value of the variable
For example::
{{ value|default:"nothing" }}
If ``value`` isn't provided or is empty, the above will display
Returns the length of the value. This works for both strings and lists;
for example::
{{ value|length }}
If ``value`` is ``['a', 'b', 'c', 'd']``, the output will be ``4``.
Strips all [X]HTML tags. For example::
{{ value|striptags }}
If ``value`` is ``"<b>Joel</b> <button>is</button> a
<span>slug</span>"``, the output will be ``"Joel is a slug"``.
Again, these are just a few examples; see the :ref:`built-in filter reference
<ref-templates-builtins-filters>` for the complete list.
You can also create your own custom template filters; see
.. seealso::
Django's admin interface can include a complete reference of all template
tags and filters available for a given site. See
Tags look like this: ``{% tag %}``. Tags are more complex than variables: Some
create text in the output, some control flow by performing loops or logic, and
some load external information into the template to be used by later variables.
Some tags require beginning and ending tags (i.e. ``{% tag %} ... tag contents
... {% endtag %}``).
Django ships with about two dozen built-in template tags. You can read all about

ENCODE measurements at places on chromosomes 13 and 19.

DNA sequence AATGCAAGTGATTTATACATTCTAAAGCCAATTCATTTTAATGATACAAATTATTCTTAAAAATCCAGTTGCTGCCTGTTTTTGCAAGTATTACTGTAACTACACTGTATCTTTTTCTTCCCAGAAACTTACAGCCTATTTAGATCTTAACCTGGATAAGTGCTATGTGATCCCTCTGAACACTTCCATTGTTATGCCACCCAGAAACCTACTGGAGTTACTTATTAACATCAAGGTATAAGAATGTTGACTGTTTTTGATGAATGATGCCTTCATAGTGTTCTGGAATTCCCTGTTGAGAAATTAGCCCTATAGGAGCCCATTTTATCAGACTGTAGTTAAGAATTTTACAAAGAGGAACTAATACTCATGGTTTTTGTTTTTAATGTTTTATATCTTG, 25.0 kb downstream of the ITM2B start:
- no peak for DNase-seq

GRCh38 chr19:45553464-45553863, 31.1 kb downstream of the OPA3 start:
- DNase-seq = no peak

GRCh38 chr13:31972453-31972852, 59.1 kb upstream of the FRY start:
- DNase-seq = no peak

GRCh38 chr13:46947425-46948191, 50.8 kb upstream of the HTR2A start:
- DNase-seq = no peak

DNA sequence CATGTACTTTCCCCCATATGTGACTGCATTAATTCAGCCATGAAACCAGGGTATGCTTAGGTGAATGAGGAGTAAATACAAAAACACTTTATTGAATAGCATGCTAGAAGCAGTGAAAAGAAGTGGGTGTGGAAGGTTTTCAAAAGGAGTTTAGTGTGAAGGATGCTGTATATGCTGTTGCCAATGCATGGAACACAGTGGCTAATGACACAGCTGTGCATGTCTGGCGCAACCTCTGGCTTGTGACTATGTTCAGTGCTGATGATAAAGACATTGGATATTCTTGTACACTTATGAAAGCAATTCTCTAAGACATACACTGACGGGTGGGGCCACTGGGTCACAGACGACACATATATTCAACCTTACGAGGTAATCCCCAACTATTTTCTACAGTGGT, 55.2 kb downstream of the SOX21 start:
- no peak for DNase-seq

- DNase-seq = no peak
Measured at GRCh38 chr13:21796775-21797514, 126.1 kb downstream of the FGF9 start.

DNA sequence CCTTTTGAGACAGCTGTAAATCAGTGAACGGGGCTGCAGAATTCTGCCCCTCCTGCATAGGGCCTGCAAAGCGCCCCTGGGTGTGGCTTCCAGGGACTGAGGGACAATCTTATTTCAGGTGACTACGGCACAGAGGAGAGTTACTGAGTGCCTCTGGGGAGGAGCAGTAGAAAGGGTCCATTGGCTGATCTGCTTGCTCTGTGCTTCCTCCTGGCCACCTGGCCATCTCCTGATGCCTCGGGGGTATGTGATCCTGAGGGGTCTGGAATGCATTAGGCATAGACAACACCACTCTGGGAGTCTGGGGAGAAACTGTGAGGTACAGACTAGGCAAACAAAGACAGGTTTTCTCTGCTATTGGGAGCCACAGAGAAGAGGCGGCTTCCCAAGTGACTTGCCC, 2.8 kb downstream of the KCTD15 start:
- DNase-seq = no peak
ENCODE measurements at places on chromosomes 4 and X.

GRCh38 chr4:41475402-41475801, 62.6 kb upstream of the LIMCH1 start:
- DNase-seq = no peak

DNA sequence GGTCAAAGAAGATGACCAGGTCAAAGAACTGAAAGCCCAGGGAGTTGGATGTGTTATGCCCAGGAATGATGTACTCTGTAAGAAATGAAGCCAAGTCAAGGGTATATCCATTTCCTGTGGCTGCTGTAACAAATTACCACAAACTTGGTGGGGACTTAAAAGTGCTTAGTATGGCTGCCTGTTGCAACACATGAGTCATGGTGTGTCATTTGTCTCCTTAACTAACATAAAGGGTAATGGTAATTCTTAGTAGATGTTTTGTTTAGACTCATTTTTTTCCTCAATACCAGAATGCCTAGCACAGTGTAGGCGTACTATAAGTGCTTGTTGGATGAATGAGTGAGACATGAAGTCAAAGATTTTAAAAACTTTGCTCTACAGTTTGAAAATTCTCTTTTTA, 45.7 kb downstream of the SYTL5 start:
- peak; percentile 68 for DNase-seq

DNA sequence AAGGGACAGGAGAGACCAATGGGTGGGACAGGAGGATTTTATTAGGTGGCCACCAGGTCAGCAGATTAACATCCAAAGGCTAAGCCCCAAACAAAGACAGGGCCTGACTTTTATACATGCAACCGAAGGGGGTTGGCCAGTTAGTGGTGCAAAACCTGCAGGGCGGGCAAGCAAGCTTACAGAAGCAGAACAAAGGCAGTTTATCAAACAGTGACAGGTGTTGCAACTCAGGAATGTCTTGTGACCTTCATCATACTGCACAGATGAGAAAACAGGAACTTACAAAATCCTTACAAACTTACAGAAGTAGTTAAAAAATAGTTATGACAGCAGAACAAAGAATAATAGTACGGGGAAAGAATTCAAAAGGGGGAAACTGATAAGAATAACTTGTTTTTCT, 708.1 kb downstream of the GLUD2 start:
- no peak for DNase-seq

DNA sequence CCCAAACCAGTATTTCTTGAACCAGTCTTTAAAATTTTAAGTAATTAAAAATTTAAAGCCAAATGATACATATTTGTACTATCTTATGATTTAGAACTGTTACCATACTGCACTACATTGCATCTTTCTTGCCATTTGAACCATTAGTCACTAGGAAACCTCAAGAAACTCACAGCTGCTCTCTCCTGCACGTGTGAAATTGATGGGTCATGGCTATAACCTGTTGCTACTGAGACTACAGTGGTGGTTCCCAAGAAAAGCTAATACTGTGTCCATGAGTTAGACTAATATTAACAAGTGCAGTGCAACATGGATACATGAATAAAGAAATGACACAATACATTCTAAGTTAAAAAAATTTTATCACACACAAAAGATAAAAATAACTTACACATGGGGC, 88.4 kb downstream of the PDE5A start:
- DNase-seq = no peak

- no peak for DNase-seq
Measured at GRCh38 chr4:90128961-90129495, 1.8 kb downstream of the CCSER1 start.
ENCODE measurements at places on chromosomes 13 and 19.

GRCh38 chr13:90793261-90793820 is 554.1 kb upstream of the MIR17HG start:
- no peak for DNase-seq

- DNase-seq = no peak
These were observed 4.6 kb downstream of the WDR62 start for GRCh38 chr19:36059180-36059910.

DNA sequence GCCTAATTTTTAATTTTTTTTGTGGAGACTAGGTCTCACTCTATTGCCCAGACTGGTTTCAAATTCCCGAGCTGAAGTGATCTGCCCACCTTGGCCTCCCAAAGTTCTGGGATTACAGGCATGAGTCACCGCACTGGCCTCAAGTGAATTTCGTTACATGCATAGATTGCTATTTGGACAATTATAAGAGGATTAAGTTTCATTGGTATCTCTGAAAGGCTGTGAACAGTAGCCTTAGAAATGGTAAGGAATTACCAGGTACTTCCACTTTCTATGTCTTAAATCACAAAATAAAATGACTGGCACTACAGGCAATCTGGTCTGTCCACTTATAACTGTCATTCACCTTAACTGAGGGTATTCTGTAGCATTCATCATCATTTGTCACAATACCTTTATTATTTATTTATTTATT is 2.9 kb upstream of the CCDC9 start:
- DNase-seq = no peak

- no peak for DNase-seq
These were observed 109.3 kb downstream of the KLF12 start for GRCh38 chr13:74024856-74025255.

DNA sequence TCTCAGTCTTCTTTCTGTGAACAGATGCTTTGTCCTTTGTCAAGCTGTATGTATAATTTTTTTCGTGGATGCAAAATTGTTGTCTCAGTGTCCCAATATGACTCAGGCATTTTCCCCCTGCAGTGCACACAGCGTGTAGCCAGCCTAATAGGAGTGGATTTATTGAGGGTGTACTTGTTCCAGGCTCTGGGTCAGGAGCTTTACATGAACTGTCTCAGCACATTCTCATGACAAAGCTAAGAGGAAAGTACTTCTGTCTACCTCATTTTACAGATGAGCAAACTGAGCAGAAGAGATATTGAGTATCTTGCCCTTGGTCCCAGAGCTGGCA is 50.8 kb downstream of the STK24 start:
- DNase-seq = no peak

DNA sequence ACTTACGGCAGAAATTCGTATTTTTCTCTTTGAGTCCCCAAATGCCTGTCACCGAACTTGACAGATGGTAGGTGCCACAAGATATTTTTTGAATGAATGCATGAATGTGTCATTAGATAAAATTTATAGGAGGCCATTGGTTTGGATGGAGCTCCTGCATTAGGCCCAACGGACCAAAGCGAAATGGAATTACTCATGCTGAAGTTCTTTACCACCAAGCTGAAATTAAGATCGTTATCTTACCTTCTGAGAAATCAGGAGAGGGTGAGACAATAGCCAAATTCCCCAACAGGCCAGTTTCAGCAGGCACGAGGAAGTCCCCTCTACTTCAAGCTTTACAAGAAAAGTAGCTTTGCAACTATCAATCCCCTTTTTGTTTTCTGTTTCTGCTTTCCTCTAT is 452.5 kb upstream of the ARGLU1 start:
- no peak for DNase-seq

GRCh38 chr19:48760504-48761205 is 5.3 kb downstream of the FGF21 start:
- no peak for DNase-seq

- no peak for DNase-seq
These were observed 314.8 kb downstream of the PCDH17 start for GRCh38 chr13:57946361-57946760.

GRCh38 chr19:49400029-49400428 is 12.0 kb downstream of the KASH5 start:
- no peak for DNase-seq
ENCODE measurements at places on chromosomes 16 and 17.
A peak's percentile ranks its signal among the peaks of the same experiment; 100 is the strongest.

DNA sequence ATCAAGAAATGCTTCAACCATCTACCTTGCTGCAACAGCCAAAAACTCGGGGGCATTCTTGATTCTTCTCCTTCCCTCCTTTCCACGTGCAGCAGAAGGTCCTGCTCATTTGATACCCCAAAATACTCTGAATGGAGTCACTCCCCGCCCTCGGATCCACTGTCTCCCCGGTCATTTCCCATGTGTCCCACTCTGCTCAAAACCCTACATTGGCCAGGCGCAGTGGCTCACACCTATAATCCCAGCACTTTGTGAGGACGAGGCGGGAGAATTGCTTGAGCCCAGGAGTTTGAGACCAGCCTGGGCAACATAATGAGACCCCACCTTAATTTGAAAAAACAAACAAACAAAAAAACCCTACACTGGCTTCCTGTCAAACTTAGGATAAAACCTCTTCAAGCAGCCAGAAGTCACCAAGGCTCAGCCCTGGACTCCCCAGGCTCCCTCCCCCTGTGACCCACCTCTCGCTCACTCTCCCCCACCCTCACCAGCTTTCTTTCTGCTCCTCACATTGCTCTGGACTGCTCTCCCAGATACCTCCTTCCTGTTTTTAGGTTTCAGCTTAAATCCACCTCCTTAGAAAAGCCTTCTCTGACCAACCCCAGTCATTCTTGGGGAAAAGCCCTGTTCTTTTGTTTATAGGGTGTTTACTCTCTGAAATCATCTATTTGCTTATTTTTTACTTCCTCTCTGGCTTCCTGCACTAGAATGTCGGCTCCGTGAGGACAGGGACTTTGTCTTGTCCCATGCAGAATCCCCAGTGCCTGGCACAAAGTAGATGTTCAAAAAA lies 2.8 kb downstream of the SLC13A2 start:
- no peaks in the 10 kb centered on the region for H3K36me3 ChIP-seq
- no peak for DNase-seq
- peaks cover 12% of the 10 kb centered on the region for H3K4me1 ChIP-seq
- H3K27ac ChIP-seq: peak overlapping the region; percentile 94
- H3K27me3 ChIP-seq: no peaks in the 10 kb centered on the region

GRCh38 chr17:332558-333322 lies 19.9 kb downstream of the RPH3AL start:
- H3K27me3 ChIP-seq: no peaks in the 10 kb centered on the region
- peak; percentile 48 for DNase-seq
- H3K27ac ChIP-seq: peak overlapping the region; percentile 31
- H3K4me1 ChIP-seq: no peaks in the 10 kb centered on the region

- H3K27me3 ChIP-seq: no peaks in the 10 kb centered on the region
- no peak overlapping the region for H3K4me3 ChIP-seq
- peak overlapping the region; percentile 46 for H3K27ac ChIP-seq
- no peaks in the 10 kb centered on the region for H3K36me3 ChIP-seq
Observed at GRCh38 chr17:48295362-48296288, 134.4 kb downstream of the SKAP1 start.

them in the :ref:`built-in tag reference <ref-templates-builtins-tags>`. To give
you a taste of what's available, here are some of the more commonly used
Loop over each item in an array. For example, to display a list of athletes
provided in ``athlete_list``::
{% for athlete in athlete_list %}
<li>{{ }}</li>
{% endfor %}
:ttag:`if` and ``else``
Evaluates a variable, and if that variable is "true" the contents of the
block are displayed::
{% if athlete_list %}
Number of athletes: {{ athlete_list|length }}
{% else %}
No athletes.
{% endif %}
In the above, if ``athlete_list`` is not empty, the number of athletes
will be displayed by the ``{{ athlete_list|length }}`` variable.
You can also use filters and various operators in the :ttag:`if` tag::
{% if athlete_list|length > 1 %}
Team: {% for athlete in athlete_list %} ... {% endfor %}
{% else %}
Athlete: {{ }}
{% endif %}
:ttag:`block` and :ttag:`extends`
Set up `template inheritance`_ (see below), a powerful way
of cutting down on "boilerplate" in templates.
Again, the above is only a selection of the whole list; see the :ref:`built-in
tag reference <ref-templates-builtins-tags>` for the complete list.